Montana’s comeback heroics started at Notre Dame, where he led the Fighting Irish to a victory over the University of Houston in the 1979 Cotton Bowl. Notre Dame scored 23 points in the final 7:30 of the game.

But his greatest comeback ever was in Super Bowl XXIII

BTW: I hate the SF 49ers and I lost more money than I want to think about because of Joe Montana.

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56 Responses to Joe Cool

  1. DandyTiger says:

    He wasn’t the biggest. He wasn’t the fastest. He didn’t have the best arm. But he had the most important thing – he won.

    And he had Jerry Rice. God what a team they were.

  2. HELENK says:

    it is nice to see someone give credit, where credit is do

  3. DandyTiger says:

    Of course to me the best will always be Bart Starr. I’ll admit that’s sentimental though.

    • myiq2xu says:

      The Catch was the play that changed NFL history.

      In 1981 I did pretty good betting ON the Niners. A buddy of mine laughed at the idea that they could win the Super Bowl.

      “They’ll never get past Dallas” he said. “They always choke in the playoffs.”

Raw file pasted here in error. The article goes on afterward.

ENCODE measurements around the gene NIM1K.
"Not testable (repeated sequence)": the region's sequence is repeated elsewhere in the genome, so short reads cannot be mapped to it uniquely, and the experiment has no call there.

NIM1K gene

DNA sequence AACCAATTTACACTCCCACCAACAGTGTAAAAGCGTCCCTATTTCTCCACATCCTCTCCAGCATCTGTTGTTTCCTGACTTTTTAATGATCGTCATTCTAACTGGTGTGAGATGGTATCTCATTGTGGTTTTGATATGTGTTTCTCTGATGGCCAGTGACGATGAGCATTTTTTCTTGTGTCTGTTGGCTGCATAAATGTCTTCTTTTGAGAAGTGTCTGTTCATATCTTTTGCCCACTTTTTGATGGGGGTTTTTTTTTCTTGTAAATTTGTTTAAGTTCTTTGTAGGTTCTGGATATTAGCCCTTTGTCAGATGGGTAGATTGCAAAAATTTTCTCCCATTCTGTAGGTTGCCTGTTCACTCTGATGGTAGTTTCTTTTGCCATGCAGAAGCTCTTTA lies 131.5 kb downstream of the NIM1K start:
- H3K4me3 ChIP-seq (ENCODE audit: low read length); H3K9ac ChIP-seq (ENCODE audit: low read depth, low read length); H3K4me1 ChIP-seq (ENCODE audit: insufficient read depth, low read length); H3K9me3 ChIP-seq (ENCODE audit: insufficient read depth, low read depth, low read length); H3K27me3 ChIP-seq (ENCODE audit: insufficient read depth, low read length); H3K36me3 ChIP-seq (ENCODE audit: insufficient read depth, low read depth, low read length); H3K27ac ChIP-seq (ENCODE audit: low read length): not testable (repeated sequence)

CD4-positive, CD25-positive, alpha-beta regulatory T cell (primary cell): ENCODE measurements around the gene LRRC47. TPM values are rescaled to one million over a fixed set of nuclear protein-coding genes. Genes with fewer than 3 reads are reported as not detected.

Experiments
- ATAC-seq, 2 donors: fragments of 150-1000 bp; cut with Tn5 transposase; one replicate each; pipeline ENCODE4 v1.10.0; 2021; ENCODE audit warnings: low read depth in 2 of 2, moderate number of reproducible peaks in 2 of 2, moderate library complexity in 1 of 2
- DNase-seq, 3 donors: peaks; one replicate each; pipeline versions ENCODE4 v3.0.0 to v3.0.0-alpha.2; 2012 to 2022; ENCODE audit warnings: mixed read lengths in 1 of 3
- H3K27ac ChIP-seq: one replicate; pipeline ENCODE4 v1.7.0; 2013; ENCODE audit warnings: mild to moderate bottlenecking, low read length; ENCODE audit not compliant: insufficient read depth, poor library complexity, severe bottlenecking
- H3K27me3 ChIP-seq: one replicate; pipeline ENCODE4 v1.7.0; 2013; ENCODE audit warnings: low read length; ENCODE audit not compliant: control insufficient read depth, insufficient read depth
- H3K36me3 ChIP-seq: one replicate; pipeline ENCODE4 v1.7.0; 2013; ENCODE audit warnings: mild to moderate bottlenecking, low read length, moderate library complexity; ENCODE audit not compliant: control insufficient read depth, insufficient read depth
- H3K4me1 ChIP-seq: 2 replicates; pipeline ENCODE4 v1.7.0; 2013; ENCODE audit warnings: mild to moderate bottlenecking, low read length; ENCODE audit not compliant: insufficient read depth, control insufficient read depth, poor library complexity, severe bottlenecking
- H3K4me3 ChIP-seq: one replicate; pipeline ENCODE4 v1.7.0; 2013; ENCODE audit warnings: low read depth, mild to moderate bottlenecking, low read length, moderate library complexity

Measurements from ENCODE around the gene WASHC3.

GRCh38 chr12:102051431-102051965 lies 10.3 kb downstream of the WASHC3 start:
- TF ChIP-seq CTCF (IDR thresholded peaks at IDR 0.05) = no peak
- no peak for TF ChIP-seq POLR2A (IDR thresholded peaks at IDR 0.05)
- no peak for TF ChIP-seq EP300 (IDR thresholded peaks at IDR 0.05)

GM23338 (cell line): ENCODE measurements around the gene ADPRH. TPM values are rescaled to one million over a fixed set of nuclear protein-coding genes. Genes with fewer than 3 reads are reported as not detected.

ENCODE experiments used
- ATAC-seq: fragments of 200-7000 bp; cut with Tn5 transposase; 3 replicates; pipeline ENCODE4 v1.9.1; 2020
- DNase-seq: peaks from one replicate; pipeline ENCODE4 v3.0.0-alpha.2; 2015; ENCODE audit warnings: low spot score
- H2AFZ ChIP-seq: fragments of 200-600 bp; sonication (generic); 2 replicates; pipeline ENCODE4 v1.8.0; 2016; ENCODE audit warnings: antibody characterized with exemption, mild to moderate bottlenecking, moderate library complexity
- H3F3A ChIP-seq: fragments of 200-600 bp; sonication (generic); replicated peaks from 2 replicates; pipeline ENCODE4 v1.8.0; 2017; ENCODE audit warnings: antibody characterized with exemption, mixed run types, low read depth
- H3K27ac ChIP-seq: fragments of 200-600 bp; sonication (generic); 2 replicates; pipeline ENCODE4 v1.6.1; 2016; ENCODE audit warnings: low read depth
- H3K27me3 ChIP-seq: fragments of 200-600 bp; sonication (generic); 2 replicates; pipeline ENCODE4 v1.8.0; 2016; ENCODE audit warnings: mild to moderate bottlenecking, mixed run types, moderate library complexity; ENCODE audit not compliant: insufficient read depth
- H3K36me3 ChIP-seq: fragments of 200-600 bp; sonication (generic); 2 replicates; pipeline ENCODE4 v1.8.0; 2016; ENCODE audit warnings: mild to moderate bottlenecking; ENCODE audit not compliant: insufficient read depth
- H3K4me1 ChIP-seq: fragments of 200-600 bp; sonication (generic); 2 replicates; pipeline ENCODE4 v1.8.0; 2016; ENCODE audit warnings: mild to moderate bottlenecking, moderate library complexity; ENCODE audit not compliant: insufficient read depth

Dallas was the dominant NFL team of the 70’s. Late in the NFC playoff game Dallas drove down and took the lead.

      “See? What did I tell you? The Niners always choke.” my buddy said.

      Dallas didn’t return to the Super Bowl in the 80’s. The Niners won four Super Bowls before Dallas made it back.

      The Niners (5-0) are the only team to appear in more than one SB without losing any

  4. Three Wickets says:

    In the 2005 NFL Draft, the SF 49ers picked QB Alex Smith of Utah in the first round. Later in the first round of the same draft, the GB Packers picked QB Aaron Rodgers of Cal. There’s a good chance the two will meet next weekend.

  5. myiq2xu says:

    Hail Mary, full of grace, the Lord is with thee; blessed art thou amongst women, and blessed is the fruit of thy womb, Jesus.

  6. DandyTiger says:

    Fucking Packers.

  7. DeniseVB says: